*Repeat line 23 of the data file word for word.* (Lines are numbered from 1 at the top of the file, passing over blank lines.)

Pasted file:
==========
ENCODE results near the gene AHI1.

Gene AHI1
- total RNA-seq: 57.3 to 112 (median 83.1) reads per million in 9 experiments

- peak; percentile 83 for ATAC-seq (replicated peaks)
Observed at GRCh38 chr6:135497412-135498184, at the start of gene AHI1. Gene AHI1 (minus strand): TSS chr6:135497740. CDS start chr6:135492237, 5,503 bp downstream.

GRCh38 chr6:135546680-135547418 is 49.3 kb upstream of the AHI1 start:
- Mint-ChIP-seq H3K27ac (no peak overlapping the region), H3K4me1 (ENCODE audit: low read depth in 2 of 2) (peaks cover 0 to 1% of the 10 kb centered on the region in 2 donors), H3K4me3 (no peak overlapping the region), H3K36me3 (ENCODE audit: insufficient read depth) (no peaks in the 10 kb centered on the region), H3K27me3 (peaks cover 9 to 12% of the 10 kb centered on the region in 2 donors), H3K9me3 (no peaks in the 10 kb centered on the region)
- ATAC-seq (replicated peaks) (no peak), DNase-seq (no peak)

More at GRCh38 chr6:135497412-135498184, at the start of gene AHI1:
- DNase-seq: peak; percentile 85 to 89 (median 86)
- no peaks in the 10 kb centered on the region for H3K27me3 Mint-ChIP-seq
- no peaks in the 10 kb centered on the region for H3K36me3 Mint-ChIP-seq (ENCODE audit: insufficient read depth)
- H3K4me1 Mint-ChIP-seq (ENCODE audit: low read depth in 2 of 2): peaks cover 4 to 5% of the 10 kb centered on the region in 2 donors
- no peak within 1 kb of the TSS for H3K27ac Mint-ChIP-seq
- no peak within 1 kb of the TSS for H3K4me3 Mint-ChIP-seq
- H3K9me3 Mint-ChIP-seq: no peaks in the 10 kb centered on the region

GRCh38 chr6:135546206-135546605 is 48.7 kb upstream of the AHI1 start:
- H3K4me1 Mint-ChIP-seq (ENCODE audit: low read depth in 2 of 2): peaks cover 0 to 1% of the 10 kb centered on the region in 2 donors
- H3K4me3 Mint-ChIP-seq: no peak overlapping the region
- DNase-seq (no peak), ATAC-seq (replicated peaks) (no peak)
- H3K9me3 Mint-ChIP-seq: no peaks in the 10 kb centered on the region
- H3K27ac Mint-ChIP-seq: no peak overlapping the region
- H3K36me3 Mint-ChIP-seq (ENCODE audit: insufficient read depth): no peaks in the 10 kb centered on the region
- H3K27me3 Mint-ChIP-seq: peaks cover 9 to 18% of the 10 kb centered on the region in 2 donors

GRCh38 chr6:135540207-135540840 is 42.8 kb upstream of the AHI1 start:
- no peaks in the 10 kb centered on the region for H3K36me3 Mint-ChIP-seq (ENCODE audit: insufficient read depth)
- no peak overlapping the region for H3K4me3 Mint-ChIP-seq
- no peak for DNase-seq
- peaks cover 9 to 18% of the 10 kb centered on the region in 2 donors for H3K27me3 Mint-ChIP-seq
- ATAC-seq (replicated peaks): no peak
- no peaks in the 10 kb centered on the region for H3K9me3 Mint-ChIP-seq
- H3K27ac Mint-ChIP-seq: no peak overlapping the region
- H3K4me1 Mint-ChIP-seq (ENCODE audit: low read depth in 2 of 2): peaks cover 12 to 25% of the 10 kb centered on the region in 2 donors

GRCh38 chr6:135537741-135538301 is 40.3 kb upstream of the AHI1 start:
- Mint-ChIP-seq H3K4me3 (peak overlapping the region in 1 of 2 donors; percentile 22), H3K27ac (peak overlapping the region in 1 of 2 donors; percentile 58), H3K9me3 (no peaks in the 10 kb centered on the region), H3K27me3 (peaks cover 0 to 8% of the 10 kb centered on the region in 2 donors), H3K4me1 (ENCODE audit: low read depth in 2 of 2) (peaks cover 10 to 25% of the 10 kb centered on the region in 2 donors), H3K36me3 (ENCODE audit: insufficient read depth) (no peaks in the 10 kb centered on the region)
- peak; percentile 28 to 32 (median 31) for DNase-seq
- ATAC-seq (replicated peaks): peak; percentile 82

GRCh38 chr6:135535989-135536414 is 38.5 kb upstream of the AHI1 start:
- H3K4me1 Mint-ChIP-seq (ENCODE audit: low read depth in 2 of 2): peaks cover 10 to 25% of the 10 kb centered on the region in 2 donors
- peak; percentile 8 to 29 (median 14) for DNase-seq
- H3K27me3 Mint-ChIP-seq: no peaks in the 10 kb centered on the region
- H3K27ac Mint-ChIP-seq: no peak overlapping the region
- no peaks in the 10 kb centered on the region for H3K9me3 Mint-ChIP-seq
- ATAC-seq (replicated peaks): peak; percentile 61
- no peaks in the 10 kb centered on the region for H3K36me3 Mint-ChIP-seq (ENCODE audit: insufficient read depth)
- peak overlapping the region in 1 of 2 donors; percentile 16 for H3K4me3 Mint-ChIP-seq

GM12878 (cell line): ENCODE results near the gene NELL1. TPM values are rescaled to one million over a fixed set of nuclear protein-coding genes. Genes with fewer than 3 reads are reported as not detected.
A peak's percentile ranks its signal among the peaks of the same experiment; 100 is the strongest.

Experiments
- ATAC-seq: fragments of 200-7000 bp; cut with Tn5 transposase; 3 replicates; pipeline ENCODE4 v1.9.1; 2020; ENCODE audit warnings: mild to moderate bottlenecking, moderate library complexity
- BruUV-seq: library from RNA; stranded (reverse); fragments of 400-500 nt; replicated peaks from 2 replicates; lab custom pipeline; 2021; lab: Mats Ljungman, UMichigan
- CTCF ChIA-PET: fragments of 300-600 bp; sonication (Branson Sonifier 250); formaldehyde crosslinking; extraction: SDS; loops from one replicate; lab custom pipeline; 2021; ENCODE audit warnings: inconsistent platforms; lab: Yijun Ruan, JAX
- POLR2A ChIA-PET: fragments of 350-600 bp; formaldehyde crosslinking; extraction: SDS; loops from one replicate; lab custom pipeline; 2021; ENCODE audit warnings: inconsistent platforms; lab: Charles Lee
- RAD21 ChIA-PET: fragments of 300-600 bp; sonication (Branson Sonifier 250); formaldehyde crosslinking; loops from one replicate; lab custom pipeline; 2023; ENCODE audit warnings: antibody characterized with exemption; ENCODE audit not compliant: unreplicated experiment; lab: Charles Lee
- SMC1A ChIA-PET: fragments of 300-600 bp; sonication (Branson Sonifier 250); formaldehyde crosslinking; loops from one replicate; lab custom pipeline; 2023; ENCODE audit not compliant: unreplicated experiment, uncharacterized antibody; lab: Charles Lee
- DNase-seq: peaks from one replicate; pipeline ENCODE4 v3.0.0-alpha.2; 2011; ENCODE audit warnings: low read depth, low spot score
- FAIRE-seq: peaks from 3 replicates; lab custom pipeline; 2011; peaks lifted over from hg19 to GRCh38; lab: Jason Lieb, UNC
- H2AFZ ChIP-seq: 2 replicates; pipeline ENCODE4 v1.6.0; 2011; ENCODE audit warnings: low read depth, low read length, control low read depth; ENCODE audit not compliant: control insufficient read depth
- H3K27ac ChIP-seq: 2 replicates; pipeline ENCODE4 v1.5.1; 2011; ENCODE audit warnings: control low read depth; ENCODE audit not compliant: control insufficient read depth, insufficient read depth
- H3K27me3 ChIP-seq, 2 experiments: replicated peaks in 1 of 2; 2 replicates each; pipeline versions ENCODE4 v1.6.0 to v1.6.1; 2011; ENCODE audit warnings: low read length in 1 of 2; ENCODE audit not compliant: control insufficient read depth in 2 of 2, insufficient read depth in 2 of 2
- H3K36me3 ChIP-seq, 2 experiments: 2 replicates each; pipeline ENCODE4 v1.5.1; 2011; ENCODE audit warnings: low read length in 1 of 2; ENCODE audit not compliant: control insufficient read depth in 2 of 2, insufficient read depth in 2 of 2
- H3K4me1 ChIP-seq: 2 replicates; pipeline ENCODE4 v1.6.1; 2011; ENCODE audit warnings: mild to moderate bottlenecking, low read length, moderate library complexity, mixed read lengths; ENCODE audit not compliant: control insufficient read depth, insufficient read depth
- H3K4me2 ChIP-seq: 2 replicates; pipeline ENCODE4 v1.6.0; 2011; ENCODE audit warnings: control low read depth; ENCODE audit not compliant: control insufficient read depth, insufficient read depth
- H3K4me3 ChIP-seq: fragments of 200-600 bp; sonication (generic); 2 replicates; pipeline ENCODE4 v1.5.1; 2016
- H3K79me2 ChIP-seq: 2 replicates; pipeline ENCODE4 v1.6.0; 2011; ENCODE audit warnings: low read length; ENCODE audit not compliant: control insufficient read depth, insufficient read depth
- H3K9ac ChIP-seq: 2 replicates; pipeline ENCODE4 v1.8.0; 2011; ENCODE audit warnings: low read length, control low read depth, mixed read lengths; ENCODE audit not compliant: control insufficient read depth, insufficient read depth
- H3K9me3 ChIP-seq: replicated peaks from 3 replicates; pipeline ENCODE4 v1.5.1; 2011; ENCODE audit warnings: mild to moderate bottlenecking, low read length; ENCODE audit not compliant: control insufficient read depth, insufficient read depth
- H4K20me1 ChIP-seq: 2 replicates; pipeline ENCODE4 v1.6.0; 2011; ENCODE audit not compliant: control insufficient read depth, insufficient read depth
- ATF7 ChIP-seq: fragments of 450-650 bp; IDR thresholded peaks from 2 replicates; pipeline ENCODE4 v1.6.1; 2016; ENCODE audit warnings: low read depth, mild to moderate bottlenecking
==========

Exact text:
- H3K36me3 Mint-ChIP-seq (ENCODE audit: insufficient read depth): no peaks in the 10 kb centered on the region